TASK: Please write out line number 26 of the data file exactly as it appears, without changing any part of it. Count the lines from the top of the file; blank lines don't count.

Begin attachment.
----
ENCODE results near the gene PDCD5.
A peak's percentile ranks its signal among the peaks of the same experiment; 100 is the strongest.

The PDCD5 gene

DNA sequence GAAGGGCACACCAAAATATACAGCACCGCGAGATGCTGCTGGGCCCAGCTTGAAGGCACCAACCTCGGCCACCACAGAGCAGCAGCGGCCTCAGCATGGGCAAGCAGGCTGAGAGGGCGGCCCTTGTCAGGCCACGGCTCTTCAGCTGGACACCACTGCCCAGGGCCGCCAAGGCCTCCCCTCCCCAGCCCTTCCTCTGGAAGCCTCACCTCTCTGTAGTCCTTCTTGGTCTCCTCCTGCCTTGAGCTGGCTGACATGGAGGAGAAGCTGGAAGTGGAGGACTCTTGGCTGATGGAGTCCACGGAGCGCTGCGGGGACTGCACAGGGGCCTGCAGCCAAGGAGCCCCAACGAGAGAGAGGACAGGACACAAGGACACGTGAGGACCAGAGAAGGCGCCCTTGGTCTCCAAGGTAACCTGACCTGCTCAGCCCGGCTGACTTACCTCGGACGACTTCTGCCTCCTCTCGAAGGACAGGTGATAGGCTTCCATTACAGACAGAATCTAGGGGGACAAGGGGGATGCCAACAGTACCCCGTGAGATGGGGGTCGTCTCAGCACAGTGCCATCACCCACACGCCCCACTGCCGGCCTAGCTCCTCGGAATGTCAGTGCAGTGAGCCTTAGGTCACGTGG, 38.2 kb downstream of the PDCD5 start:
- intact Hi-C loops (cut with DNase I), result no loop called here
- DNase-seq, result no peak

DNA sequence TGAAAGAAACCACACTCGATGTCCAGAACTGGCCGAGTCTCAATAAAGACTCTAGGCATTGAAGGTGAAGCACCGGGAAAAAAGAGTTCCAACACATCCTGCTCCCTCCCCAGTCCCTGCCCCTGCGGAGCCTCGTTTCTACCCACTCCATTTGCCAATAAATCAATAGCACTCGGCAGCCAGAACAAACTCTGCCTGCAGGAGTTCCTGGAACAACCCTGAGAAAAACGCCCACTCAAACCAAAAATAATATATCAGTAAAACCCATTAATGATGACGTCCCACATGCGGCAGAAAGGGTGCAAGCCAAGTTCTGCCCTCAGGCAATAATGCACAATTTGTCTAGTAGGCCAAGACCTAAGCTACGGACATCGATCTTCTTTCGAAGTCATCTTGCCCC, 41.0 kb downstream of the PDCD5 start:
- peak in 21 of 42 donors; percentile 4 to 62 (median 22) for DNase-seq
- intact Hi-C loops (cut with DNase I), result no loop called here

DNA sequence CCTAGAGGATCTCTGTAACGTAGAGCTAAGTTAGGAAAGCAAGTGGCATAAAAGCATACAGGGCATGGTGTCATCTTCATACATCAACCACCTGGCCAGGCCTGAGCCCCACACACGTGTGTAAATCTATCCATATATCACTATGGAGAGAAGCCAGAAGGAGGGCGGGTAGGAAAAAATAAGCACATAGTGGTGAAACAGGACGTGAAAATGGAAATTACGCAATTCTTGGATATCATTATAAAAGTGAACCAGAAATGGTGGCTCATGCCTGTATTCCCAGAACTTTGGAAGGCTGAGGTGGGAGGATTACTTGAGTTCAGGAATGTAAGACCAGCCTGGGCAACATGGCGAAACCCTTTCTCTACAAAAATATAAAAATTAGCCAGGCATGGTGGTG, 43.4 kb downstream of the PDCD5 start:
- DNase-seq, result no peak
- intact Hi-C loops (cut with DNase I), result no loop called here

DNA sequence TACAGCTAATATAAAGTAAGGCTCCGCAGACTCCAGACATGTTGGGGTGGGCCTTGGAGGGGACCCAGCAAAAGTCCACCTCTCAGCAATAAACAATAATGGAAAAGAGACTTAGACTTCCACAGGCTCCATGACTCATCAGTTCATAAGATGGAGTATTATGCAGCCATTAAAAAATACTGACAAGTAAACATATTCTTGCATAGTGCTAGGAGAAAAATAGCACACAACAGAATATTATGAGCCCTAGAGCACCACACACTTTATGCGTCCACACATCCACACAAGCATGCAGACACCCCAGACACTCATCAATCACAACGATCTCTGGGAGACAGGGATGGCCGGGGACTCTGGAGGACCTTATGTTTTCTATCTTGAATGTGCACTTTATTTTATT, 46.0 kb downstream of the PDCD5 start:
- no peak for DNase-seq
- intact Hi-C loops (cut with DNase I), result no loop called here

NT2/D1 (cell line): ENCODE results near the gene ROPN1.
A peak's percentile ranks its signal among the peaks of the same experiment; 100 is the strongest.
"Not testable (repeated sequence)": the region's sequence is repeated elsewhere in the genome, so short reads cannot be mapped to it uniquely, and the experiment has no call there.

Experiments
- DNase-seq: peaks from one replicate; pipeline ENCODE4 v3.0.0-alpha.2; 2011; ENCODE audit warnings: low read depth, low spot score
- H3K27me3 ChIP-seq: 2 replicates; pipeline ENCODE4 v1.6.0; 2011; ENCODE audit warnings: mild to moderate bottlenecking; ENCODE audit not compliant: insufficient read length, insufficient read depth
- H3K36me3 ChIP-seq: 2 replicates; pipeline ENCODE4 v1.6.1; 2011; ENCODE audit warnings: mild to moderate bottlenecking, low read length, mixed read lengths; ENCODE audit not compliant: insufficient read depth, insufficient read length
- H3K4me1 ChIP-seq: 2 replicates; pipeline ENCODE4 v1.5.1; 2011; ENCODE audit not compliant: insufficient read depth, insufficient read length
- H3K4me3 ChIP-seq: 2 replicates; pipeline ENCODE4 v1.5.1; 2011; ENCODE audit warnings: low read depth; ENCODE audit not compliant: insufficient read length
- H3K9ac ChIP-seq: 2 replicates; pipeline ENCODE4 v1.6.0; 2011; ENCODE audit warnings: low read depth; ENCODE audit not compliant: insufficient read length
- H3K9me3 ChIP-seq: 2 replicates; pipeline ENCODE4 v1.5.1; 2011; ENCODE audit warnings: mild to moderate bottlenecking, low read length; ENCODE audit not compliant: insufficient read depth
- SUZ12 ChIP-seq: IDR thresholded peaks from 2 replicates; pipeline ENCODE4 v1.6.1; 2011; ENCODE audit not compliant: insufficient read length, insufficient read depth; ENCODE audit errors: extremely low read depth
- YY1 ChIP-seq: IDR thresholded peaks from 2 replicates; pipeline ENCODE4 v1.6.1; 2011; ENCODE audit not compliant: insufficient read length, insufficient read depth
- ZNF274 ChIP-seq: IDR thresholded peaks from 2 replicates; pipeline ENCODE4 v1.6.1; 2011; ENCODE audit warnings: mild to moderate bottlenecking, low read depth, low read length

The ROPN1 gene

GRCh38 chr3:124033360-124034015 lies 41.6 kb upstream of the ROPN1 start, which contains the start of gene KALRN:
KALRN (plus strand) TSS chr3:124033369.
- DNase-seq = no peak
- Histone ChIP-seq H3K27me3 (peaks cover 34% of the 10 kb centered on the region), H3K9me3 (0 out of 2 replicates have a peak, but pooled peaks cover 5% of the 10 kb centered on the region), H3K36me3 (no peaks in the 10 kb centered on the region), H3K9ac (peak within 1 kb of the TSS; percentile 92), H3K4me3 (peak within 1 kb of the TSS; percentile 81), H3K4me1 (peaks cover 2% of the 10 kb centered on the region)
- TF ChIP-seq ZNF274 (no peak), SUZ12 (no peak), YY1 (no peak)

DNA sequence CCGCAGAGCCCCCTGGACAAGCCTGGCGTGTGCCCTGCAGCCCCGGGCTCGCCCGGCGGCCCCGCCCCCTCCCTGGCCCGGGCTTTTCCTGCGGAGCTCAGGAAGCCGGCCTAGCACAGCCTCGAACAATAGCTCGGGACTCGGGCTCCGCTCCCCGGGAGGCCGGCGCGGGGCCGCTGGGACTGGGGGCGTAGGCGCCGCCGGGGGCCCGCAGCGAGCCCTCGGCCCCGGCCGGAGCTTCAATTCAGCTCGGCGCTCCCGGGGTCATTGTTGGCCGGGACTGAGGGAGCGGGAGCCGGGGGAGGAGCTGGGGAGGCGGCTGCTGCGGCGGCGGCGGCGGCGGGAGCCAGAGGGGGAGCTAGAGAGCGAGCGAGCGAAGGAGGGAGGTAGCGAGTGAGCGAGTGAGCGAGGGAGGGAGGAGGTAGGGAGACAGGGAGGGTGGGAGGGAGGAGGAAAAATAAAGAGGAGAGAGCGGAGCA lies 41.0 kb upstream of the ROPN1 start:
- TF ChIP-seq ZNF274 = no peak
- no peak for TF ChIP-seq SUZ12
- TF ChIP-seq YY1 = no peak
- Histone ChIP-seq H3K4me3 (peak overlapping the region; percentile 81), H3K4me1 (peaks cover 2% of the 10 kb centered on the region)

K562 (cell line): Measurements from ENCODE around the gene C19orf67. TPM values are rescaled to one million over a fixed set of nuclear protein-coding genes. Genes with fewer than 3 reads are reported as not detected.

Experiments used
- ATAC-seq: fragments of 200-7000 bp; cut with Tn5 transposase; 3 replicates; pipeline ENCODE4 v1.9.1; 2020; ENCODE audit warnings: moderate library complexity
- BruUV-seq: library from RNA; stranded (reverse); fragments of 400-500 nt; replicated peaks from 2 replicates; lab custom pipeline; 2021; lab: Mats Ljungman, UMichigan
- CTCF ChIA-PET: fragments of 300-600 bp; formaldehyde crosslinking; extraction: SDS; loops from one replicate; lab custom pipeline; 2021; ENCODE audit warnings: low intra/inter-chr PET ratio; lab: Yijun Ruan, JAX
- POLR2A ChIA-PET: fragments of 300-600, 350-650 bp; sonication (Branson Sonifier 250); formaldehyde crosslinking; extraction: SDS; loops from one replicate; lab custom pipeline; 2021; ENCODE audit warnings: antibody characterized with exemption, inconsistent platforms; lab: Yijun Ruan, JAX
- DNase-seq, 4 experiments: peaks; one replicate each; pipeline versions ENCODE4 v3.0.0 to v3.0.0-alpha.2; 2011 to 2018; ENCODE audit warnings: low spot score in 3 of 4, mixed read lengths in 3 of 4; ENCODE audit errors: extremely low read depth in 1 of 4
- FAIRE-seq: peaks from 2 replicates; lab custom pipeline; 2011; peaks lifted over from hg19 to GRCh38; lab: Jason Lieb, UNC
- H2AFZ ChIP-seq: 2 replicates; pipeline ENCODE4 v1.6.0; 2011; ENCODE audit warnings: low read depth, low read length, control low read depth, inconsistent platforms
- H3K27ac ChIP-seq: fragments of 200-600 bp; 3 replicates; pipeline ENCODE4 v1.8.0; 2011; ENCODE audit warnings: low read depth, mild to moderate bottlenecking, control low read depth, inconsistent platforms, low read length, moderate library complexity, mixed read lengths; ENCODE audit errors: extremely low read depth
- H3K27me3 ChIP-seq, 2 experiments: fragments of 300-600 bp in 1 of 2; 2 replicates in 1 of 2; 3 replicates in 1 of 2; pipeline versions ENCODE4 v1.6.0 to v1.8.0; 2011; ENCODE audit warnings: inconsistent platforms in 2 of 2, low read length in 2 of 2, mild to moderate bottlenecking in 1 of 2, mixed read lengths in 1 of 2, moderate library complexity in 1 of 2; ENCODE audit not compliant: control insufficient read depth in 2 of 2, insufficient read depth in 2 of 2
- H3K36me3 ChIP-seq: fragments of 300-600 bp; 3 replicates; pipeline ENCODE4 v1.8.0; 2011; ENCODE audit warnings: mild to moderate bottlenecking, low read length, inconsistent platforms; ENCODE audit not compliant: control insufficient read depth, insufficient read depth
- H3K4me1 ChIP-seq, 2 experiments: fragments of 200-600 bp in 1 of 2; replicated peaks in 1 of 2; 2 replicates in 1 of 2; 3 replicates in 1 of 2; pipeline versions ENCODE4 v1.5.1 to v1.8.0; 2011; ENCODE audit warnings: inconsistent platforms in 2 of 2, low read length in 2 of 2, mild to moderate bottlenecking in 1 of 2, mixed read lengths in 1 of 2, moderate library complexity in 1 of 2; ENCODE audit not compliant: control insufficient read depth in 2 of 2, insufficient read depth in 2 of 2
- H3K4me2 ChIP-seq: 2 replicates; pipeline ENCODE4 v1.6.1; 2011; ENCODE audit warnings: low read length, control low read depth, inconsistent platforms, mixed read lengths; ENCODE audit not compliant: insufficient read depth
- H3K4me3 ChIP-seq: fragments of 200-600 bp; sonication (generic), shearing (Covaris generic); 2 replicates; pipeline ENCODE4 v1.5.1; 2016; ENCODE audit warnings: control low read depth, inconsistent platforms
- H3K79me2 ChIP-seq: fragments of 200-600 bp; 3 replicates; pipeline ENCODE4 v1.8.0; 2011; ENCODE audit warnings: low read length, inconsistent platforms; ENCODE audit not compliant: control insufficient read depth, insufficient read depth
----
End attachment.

- H3K9me3 ChIP-seq: 2 replicates; pipeline ENCODE4 v1.5.1; 2011; ENCODE audit warnings: mild to moderate bottlenecking, low read length; ENCODE audit not compliant: insufficient read depth